Journal of Neurology

, Volume 260, Issue 8, pp 2005–2015

Longitudinal 7-year follow-up of chronic pain in persons with multiple sclerosis in the community

Original Communication

DOI: 10.1007/s00415-013-6925-z

Cite this article as:
Khan, F., Amatya, B. & Kesselring, J. J Neurol (2013) 260: 2005. doi:10.1007/s00415-013-6925-z


The aim of this work is to examine the course and impact of chronic pain and pain-related disability in persons with multiple sclerosis (pwMS) over a 7-year period in the Australian community employing a longitudinal, cross-sectional study using structured interviews and validated measures. The intensity of chronic pain was assessed with the visual analogue scale (VAS); the chronic pain grade (CPG) classified pain severity using scores for both pain intensity and pain-related disability, and the assessment of quality of life (AQoL) questionnaire assessed impact on participatory domains. Of the 74 pwMS assessed at 7-year follow-up (T2), 53 (71.6 %) were female, with average age of 55.6 years, and median time since diagnosis of 16.5 years. At T2, 13 (13.8 %) more participants reported chronic pain compared with baseline assessment (T1), (61 vs. 74). Although there were no significant differences on average pain intensity rating between T1 and T2 (p = 0.65), more participants at T2 reported higher rates of pain (13.1 vs. 28.4 %). At T2, participants reported greater disability limiting their daily activities due to pain (16.2 vs. 0 %), and more deterioration and dependency suggested by the AQoL domains of “Independent living” (p < 0.001) and “Physical senses” (p = 0.013). At T2, pwMS used less pharmacological medication but accessed more “other” therapy to cope with their chronic pain. This study provides longitudinal insight into the complex multidimensional chronic pain-related disability in pwMS over a longer period. Improved clinician understanding of the course of chronic pain, early intervention, and patient self-management may decrease pain-related disability and contribute to their overall well-being.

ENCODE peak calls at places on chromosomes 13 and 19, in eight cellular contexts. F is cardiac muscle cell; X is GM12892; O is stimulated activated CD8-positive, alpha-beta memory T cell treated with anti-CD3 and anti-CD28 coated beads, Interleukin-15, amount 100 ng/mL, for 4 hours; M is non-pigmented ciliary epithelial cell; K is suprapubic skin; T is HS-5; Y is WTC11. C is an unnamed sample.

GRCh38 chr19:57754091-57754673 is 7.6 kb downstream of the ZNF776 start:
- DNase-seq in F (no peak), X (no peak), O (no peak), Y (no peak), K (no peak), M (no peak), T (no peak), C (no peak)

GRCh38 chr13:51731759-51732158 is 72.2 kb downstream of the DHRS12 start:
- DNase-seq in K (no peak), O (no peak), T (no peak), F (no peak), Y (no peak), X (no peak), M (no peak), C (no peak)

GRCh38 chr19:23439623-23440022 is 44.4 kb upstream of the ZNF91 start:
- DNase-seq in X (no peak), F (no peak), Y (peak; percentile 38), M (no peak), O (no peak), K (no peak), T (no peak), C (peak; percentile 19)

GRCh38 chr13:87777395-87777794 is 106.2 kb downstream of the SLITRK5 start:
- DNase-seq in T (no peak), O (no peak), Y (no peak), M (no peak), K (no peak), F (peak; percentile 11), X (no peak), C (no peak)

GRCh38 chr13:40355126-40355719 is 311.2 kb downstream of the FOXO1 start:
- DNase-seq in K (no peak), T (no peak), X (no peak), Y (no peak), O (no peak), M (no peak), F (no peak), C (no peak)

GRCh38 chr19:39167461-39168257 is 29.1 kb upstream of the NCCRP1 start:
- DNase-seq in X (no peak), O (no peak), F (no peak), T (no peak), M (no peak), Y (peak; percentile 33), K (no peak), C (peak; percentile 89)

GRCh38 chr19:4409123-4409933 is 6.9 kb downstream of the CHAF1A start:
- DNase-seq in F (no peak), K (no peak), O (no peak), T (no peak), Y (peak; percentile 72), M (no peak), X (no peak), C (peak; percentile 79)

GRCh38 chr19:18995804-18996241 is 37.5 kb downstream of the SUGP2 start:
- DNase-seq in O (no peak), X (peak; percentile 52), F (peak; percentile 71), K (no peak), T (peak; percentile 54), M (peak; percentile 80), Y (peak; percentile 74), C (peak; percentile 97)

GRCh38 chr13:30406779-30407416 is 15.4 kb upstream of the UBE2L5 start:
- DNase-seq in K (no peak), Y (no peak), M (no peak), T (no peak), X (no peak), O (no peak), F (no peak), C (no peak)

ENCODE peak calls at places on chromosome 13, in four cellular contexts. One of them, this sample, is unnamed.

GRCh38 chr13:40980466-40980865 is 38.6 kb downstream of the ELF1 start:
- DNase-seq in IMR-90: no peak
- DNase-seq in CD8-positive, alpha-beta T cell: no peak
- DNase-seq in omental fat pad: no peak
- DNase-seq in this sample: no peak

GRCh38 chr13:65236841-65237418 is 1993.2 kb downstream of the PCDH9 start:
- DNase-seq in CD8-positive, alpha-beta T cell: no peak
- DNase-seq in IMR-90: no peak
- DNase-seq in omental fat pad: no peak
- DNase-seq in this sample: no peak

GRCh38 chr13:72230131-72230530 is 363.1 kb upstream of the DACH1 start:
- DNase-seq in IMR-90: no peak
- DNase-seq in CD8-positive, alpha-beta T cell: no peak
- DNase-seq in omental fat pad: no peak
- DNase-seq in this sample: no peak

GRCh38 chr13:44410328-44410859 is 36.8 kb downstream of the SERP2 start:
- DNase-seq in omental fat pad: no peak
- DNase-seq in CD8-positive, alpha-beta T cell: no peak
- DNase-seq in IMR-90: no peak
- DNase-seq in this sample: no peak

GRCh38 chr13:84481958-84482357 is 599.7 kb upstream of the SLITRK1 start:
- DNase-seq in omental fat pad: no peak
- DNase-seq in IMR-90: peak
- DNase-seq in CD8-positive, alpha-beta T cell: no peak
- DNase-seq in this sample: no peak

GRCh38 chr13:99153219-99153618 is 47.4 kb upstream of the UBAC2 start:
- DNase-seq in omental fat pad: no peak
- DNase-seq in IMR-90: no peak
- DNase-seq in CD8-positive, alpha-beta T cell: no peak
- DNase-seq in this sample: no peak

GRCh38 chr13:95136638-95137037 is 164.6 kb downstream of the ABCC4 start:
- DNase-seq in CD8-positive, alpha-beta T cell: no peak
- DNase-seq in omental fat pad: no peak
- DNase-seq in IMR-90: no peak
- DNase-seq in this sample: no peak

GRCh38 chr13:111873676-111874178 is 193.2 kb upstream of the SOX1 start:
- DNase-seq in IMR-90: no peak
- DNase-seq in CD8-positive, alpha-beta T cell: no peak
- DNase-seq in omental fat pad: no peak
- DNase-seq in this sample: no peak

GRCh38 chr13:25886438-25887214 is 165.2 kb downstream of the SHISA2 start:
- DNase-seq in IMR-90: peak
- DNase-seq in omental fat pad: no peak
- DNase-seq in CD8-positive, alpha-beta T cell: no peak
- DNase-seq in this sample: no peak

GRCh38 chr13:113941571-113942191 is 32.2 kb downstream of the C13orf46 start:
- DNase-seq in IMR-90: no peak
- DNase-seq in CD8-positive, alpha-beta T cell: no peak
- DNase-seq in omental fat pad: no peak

Multiple sclerosis Rehabilitation Chronic pain Quality of life Disability 

Copyright information

© Springer-Verlag Berlin Heidelberg 2013

Authors and Affiliations

  1. 1.Department of Rehabilitation MedicineRoyal Melbourne HospitalMelbourneAustralia
  2. 2.Department of Medicine, Dentistry and Health SciencesUniversity of MelbourneMelbourneAustralia
  3. 3.School of Public Health and Preventive MedicineMonash UniversityMelbourneAustralia
  4. 4.Department of Neurology and NeurorehabilitationRehabilitation CenterValensSwitzerland

Personalised recommendations